How to grow your business and scale up

19th March 2024

How do you grow a business? Not an easy question to answer as there are so many elements for start-ups to consider, but taking on board advice from those that have been there and done it would be great start.

As part of the Investing in Success forum on 7th March, we heard inspirational stories and practical advice. Blake Morgan Legal Director Tim Coles chatted with successful entrepreneurs Laurence Pearce and Vivek Madlani about how to grow your business.

They spoke about a number of areas, including:

  • Attracting funding
  • The regulated market
  • How business culture can drive success
  • Timing and recruitment
  • How non-executive directors (non-execs) can help

The speakers and their journey

Laurence is the founder and CEO of Lifelight, who have a vision to turn every smart device into personal healthcare monitors. Lifelight allows users to take accurate blood pressure, pulse and breathing rate readings just by looking at the screen of a smart phone or tablet.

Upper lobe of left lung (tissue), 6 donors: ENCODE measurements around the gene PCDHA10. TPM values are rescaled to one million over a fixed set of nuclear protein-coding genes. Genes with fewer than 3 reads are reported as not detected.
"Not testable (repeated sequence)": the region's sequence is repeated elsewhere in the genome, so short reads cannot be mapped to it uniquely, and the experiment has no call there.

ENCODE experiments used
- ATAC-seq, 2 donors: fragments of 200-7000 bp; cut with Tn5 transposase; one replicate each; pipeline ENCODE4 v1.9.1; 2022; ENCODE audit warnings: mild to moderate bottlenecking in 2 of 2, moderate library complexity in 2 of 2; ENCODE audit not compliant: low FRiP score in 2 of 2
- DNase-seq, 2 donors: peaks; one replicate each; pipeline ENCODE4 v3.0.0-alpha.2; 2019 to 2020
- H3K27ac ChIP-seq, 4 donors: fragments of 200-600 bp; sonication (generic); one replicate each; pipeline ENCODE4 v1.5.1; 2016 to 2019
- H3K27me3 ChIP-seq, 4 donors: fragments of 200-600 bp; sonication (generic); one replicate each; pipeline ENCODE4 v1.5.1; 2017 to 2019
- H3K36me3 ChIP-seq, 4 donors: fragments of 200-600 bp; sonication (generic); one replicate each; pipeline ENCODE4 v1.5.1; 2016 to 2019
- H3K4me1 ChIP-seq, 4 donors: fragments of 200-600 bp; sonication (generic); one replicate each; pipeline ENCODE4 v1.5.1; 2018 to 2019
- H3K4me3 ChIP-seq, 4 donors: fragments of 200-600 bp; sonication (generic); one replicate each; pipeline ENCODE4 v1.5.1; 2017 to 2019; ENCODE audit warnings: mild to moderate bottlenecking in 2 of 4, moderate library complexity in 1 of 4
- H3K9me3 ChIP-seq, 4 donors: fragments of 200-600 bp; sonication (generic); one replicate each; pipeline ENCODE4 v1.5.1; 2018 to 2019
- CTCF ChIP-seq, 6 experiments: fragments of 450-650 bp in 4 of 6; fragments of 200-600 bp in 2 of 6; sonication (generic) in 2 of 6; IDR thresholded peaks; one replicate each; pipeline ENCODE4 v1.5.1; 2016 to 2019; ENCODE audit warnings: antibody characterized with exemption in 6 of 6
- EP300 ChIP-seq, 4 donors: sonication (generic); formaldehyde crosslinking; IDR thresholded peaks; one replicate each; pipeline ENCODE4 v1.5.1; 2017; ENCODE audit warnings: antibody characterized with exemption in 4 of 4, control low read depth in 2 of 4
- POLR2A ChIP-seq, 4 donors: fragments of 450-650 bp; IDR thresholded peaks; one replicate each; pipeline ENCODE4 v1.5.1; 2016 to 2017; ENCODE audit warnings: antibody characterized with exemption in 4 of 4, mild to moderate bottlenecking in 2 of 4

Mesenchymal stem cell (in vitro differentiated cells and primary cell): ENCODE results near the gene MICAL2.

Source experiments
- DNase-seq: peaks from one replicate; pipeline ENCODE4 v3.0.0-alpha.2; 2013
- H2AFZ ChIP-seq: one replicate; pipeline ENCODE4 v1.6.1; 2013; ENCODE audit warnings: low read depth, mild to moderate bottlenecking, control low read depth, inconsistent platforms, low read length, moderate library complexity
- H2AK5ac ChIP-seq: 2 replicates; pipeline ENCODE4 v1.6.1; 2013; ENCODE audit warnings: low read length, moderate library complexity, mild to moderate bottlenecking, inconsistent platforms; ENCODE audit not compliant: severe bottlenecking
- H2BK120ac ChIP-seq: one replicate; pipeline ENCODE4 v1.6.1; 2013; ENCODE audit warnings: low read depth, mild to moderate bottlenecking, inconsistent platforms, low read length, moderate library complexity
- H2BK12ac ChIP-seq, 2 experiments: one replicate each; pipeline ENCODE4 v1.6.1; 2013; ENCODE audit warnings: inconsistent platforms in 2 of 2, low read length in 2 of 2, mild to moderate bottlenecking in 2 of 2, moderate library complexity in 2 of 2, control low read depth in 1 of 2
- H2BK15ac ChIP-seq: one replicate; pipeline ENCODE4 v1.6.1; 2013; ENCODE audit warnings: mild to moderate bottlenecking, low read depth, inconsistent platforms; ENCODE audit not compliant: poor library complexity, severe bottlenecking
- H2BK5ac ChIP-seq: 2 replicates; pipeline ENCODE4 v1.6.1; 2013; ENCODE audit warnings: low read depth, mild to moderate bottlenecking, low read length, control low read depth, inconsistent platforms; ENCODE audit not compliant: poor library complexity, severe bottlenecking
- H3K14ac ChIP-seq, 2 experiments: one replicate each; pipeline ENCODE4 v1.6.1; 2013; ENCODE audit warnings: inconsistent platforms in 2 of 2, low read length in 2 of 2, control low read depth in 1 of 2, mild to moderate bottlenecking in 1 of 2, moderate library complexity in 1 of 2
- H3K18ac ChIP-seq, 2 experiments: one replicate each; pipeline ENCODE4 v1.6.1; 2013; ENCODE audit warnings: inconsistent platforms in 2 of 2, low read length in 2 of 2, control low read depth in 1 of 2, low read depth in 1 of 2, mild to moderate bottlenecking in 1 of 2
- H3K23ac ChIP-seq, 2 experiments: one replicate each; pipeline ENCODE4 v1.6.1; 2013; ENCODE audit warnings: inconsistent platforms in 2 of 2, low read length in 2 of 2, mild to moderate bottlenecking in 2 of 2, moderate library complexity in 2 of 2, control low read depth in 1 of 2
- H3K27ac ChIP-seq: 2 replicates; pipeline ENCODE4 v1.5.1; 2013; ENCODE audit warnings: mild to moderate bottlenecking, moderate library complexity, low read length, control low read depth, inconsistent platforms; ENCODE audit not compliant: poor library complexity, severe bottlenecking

Laurence cited cardiovascular disease as being the world’s leading causes of death. He commented: “Problematically there are over 1.3 billion people with high blood pressure, or hypertension, but 46% of those don’t know that they have hypertension. These people don’t have access to blood pressure cuffs. Even in the UK there is a similar ratio. Our primary mission right now is to find those missing people that are unaware that they have hypertension. To avoid all of those issues that can happen in the next five to seven years, like strokes, heart attacks, etc..

“The journey to get here has been a tough one. Seven to eight years’ work to build the technology from that ‘eureka’ moment, thinking, wow this looks really exciting.”

Vivek is the co-founder and CEO of Multiply AI. Multiply’s product gives financial institutions the ability to provide digital, or hybrid, advice to all of their customers.